Letters to Forrest…

Hello Mr. Fenn,

My dad and I have been looking for your treasure for 5 years. I’m 10 years old so when we started it was really just my dad. We have been to Western Colorado, Northern New Mexico and Wyoming. We are not giving up and hope to one day find this. It has been fun trying and I will never forget the time spent with my dad but it would be even better to find the treasure.


Emilee from Denver

Hi Mr. Fenn,

I hope you and your family are enjoying this beautiful spring.

My, you have been very productive!  I have read your latest Scrapbooks and enjoyed them very much.  But a few have begged a response so here I go.  This will be a long email so I realize you will probably skip over it.  I appreciate your honesty about that, so I am forewarned.  But that won’t stop me, which brings me to my first response.

In Scrapbook One Hundred Seventy Nine, you wrote about Peggy, “Everyone knew she was too good for me, but tenacity was never one of my shortcomings.”  That line is one that I have hung my hat on more than a few times.  I am sometimes greatly motivated and accomplish things with precision and excellence.  However, the majority of the time I am kind of a bumbling plodder, taking one step forward and two steps sideways.  But through it all, I am goal-oriented.  That’s a nice way of saying I’m determined in a very stubborn sort of way.  Tenacity, it seems, was also never one of my shortcomings.  I just liked seeing it in writing.  It somehow makes it more true.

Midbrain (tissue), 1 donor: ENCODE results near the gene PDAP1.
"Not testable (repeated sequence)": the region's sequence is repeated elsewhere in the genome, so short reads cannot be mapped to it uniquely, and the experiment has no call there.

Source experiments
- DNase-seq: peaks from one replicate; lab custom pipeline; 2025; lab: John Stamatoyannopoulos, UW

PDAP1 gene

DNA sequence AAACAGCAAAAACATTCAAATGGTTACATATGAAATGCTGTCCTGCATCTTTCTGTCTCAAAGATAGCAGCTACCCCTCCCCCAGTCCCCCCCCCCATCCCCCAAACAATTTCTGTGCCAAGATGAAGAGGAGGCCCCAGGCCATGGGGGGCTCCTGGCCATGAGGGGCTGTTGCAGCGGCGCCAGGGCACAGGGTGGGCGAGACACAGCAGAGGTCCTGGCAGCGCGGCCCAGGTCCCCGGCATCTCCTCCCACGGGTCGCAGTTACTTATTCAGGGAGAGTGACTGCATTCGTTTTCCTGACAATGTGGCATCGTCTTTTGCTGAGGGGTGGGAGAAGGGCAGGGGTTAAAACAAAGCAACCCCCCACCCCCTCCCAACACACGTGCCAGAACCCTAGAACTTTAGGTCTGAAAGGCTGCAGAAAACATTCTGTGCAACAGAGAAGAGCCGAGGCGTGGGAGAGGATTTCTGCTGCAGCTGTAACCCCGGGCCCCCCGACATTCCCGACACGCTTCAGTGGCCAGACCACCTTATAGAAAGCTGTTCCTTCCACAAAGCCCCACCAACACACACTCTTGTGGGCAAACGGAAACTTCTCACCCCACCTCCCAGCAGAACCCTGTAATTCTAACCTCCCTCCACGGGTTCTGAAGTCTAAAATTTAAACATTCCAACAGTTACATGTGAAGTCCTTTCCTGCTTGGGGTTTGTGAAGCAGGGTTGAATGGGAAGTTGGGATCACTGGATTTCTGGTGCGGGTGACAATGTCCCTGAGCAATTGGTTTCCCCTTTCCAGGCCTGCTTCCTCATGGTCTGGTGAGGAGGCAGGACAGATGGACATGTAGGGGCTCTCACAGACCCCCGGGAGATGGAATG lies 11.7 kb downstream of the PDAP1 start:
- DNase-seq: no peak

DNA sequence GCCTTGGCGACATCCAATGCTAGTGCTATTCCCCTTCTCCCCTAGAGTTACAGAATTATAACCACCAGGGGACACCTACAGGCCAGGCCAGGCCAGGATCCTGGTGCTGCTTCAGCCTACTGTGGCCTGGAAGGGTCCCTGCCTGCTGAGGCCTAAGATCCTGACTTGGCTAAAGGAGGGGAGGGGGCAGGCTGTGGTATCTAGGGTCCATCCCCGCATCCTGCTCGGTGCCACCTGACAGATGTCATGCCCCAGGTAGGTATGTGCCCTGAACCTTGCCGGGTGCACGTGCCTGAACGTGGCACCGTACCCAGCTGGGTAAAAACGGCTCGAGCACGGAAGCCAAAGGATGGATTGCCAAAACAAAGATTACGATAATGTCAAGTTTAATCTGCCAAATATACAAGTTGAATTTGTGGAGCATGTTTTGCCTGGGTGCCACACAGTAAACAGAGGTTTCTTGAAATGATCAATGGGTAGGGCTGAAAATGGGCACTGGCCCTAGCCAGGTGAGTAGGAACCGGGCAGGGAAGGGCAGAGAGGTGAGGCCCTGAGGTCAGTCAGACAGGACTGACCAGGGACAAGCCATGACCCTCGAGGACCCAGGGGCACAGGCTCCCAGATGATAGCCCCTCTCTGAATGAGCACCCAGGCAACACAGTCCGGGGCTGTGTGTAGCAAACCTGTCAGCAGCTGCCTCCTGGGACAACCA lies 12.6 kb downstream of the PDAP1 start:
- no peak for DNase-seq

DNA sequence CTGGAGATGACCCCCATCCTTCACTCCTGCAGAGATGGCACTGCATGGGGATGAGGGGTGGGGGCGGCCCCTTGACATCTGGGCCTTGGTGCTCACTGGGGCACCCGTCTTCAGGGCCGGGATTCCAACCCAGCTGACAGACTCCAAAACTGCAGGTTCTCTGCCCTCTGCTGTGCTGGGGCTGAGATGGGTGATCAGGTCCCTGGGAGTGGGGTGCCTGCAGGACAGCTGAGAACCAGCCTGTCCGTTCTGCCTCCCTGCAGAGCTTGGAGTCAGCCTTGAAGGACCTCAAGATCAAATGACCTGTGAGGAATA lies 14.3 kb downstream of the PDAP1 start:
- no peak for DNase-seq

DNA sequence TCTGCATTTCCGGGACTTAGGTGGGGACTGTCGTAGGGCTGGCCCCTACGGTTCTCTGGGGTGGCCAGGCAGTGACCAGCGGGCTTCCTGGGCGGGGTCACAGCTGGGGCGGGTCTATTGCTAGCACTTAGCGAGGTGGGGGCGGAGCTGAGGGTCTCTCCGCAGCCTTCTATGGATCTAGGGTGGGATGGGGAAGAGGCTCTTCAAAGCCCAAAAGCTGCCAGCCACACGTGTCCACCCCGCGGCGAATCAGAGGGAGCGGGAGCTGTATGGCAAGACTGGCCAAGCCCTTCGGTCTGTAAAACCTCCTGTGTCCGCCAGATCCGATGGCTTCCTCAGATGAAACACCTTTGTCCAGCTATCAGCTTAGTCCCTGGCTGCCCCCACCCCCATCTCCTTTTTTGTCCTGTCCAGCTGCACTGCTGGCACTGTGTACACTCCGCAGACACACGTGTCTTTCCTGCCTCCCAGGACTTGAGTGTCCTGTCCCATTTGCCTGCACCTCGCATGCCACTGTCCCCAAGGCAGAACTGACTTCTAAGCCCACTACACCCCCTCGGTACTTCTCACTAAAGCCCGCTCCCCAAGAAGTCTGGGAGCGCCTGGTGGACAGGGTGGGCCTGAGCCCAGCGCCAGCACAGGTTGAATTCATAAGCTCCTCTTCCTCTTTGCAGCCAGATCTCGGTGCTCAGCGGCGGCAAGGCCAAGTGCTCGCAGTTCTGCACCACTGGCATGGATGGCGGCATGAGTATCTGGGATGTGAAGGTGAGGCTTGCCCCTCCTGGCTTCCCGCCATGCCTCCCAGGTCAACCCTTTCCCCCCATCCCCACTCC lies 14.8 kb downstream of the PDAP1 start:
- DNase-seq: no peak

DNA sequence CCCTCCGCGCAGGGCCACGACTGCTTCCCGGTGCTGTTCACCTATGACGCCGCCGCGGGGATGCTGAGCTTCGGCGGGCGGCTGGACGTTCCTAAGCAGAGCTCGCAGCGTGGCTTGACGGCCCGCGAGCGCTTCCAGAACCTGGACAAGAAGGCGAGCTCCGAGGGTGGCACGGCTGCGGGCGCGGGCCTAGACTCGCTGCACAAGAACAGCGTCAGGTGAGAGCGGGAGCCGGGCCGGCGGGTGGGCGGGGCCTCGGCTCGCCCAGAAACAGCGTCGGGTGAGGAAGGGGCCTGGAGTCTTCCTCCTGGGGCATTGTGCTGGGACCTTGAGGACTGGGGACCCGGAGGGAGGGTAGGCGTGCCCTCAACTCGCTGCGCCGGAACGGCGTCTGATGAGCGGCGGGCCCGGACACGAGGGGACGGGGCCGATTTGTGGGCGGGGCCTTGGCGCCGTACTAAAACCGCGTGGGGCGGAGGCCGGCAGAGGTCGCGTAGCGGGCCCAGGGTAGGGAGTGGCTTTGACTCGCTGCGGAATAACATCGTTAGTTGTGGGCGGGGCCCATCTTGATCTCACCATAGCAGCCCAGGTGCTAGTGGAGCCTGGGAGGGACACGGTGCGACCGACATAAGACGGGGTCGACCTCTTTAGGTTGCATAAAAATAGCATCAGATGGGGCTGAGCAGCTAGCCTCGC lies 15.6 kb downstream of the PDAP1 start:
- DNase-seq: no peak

Which leads me to my next item.  In Scrapbook One Hundred Seventy, you wrote about your experience in the judicial system.  You were duly sworn to tell the truth, the whole truth, and nothing but the truth.  Well, when I wrote to you about falling in the lake and hitting my head that wasn’t the whole truth.  I mean, it did happen, but it wasn’t the whole story.  So here is the whole truth:

Every year my brother, Kurt, has a fishing contest at a pond in Fleming, Colorado.  Fleming is a small town on the eastern plains.  He strongly believes in encouraging kids to learn to fish as a lifelong skill and enjoyment.  So once a year, during Fleming Days, he puts on his competition.  While it is open to anyone, kids are welcome, and especially those who have never fished before.  He has me come out and help those kids bait hooks, cast lines, untangle crossed lines and everything else involved in the process.  It is enormous fun.